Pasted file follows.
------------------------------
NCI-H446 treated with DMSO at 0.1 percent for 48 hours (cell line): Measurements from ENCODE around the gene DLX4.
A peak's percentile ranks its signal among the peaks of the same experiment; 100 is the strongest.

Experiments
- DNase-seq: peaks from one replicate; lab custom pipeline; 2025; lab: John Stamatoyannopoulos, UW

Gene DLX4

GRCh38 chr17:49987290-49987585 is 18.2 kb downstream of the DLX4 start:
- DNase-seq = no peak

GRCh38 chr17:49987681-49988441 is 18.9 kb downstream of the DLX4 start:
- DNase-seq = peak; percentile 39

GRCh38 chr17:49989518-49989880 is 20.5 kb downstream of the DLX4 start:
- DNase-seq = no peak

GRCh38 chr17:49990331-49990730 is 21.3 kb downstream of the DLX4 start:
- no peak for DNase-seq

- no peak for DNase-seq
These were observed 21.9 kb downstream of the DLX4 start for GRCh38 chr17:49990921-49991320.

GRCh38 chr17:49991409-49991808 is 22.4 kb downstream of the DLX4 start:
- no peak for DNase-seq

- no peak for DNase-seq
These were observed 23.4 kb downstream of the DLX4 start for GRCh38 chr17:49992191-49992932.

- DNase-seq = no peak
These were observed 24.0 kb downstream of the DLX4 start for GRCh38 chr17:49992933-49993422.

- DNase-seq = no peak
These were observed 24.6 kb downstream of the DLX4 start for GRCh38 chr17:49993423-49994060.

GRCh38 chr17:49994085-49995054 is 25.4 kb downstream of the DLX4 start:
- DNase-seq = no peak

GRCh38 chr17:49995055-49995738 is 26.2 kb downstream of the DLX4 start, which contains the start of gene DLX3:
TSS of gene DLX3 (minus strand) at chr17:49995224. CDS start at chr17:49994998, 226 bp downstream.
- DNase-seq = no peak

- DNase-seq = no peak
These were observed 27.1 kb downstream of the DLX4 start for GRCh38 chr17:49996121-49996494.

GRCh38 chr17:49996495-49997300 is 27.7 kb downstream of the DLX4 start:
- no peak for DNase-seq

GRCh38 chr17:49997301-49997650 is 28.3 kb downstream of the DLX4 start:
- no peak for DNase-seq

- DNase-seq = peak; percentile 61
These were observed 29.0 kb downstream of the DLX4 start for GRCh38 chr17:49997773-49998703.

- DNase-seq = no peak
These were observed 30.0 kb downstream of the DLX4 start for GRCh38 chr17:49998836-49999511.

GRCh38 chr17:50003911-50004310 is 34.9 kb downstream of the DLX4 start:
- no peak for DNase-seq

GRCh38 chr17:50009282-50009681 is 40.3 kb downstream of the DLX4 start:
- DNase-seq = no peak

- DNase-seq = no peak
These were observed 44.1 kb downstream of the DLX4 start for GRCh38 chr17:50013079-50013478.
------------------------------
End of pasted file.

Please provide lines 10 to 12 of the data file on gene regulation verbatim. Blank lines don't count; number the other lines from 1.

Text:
GRCh38 chr17:49989518-49989880 is 20.5 kb downstream of the DLX4 start:
- DNase-seq = no peak

GRCh38 chr17:49990331-49990730 is 21.3 kb downstream of the DLX4 start: